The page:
Project Update – Reusable Pads Project Kabale
by Michael Sabiiti, Country Director
The reusable pads project started with 120 needy girls and 10 poor women with HIV/AIDS. We are proud that enrollment has increased to 160 needy girls. In addition, 3 mothers of albino children who were rendered homeless and helpless, are now learning sewing skills. The project beneficiaries are being better prepared to be trainers of the other many girls who will be trained in the future.
In addition, 6 Albino youth are also enrolled and one Albino university student, Florence Tumushime of Kabale university, are also taking the pads kit training. This was done to encourage those with a negative mindset that sewing is for the academically challenged. This has motivated many additional girls, but we are limited by the space for conducting the training and the machines.
From the original investment, we have maintained two instructors who are working 8 hours per day. In addition to five sewing machines, yards of cloth, meter rulers, tape measure, pencils, furniture such as chairs and cutting tables, stationery were purchased and the trainees have all they need to concentrate in the skills training.
The first batch of reusable pads kits were made by the girls as part of their sewing training. We are proud to receive feedback from the initial users that so far the 60 girls have not missed any single school day during their menses because of the reusable cotton cloth sanitary pad that we have branded Joy reusable cloth pad – shortened as JOYPads.
We started this test with the beneficiaries to ensure that when the girls in our program distribute to other girls in school as part of their service to others and paying it forward, they know that the pads are high quality and a fine product. Only 4 of the original batch of reusable pads were found to need improvement and this was noted as part of the quality assurance program.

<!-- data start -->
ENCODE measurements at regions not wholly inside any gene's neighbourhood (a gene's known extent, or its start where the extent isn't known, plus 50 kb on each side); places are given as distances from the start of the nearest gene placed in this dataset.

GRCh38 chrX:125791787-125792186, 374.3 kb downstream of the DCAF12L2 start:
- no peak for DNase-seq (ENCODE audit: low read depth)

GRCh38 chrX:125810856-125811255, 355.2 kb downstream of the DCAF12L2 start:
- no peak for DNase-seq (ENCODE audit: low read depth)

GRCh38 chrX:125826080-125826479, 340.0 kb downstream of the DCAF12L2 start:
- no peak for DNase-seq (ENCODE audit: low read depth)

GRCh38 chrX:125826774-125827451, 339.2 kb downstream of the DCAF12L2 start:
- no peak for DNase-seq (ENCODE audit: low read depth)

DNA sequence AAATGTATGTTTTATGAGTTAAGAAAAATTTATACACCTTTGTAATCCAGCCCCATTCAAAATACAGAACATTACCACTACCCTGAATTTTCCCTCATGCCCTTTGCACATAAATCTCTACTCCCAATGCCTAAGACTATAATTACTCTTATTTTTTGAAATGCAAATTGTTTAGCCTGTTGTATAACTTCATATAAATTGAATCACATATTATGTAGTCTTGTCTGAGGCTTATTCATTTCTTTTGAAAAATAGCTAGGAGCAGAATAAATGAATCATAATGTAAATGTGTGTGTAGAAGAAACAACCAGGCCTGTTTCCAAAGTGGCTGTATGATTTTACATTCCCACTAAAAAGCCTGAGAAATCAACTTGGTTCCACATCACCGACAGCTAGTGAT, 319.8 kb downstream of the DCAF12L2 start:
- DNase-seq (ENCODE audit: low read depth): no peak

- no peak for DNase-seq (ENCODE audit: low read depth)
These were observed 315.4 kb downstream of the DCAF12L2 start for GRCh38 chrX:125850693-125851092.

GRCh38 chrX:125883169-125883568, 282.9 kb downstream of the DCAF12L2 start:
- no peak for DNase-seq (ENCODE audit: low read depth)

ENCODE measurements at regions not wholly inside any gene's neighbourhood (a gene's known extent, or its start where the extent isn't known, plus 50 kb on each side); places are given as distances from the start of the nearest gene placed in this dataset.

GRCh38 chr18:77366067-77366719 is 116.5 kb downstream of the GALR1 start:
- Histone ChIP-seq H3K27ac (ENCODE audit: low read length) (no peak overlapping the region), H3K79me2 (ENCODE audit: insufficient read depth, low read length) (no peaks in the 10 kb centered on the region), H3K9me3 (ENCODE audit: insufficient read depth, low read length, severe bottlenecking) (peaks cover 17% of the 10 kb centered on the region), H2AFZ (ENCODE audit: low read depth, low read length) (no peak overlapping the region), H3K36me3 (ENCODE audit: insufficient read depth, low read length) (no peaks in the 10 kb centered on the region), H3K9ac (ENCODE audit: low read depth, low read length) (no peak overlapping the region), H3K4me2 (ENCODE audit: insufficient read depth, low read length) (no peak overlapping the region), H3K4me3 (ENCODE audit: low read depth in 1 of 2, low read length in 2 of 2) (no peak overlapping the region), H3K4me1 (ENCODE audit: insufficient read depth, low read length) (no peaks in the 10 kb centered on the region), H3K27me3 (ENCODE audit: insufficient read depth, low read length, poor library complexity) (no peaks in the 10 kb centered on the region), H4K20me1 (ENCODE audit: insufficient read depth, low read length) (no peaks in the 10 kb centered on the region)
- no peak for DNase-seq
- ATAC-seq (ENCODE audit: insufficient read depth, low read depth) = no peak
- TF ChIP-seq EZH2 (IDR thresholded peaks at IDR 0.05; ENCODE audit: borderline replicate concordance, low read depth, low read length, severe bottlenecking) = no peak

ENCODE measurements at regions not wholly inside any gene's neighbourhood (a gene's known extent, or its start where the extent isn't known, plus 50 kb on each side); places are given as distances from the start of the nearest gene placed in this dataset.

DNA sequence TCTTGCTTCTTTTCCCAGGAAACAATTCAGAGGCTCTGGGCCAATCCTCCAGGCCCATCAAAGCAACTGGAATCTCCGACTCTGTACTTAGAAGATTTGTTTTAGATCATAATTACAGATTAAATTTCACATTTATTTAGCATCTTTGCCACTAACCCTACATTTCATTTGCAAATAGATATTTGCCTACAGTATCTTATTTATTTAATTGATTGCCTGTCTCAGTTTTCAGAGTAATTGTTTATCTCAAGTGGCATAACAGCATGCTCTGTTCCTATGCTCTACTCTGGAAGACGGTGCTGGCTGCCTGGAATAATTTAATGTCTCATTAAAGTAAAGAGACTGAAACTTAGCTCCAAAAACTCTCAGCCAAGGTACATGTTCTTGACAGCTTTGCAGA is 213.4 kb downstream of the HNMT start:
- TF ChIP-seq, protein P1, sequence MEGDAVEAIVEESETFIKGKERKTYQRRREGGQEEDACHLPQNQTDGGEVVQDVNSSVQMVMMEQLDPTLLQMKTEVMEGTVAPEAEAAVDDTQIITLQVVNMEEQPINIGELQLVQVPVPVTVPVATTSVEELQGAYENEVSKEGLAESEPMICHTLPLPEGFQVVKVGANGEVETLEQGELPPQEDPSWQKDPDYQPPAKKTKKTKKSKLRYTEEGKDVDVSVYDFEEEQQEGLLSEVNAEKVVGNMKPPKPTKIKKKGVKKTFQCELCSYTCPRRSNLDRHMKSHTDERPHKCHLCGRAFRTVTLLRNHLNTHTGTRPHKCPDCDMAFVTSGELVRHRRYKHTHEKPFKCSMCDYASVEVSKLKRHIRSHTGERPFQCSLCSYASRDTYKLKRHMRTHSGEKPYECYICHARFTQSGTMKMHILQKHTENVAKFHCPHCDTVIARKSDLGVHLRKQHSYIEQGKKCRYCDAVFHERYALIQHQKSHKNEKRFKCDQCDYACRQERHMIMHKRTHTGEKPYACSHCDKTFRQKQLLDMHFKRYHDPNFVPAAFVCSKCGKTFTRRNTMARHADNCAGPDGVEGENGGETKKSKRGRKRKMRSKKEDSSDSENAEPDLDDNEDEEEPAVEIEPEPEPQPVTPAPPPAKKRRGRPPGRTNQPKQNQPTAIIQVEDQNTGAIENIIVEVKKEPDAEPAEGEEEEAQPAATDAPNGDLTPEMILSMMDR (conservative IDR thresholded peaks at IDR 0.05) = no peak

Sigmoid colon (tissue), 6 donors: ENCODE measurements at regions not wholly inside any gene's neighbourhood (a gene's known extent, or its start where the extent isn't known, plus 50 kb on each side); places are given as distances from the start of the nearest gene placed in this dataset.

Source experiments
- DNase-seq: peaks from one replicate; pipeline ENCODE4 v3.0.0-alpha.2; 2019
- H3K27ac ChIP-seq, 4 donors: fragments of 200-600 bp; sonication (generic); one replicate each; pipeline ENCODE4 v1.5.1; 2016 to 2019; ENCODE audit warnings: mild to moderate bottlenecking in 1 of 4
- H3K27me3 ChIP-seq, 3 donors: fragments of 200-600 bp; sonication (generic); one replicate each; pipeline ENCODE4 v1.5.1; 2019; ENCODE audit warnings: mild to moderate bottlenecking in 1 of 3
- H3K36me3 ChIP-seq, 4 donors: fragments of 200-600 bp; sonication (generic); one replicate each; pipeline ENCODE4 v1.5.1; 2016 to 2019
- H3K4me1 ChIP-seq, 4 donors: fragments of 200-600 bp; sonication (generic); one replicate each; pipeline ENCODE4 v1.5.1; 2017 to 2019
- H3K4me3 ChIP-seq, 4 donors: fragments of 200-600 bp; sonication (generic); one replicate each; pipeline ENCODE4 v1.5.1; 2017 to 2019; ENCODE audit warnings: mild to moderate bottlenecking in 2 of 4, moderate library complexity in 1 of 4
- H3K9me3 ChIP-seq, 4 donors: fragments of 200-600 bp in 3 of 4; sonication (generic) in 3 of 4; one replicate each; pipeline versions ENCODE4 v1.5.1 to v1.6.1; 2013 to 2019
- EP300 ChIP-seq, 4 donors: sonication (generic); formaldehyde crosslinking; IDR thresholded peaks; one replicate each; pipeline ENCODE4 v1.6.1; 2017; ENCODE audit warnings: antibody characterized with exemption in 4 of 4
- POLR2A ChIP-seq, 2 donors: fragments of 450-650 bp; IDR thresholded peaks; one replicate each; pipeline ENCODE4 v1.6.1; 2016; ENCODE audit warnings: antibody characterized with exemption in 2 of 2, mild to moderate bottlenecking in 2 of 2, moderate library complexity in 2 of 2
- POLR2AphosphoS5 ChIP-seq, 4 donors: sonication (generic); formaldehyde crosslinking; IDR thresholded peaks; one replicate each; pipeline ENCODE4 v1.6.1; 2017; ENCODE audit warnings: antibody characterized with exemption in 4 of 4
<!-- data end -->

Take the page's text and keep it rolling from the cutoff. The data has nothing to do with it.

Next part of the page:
A sample of the reusable pads was sent to the national bureau of standards (UNBS) in February for certification and we are awaiting the decision by the bureau. This will allow us to sell a portion of the pads made to generate the funds needed for the Program to be self-sustaining. The trade will target those girls from well-to-do families who can afford to purchase for their children these final products. The Pads for Schoolgirls Project will still have as a priority the distribution of free pads to poorer girls by the girls in our program.
The project team uses a unique approach by ensuring that each trainee, in addition, does general tailoring and fashion design so that cutting, measuring, designing wings of the pads of various sizes is done. Our goal is that along with the ability to sew reusable pads, the successful trainee will be able to sew clothes for themselves, children and some school uniforms forms for the students in the community for income generation which will improve the self-sustenance of their future needs.
Documents and an operational license for an independent functional center, which was given the name: Joy Vocational School & Training Centre in Kabatogote village of Kyanamira Sub-county, are pending.
A recent follow-up on the license was made to the Kabale District Local government and also the decision/remarks from the UNBS, but the document and sample verification was affected by the elections and holidays, but they are going to be considered in the near future and feedback received soon.
The health inspection was done be the health inspectorate of the center and they made a recommendation that we needed to vacate the premises we were renting due to poor sanitation and find better premises that meet the standards acceptable by the inspectorate. In March 2016. we relocated the project to new premises in the village with improved sanitation and meeting the recommended standards.
The girls and women are now able to make various designs of the reusable pads and clothes especially children’s dresses.
Several of the girls have been facing the challenge of various sickness which has hindered their regular attendance and slowed down the pace towards achieving our set targets.
Three of the sewing machines needed some spare parts to be replaced for malfunctioning and these repairs were done with Buhinja with the help of Doreen and two instructors.
Our goal is to add more trainees so that we can keep our target as it was set at the time of inception.
Each of the successful girls will help train at least 5 needy girls in the pads module and we will expect the women participating in the program to train 50 girls after their successful training. This means that 140 girls will help train a total of 700 future girls and the training of trainers will continue until our set target is achieved.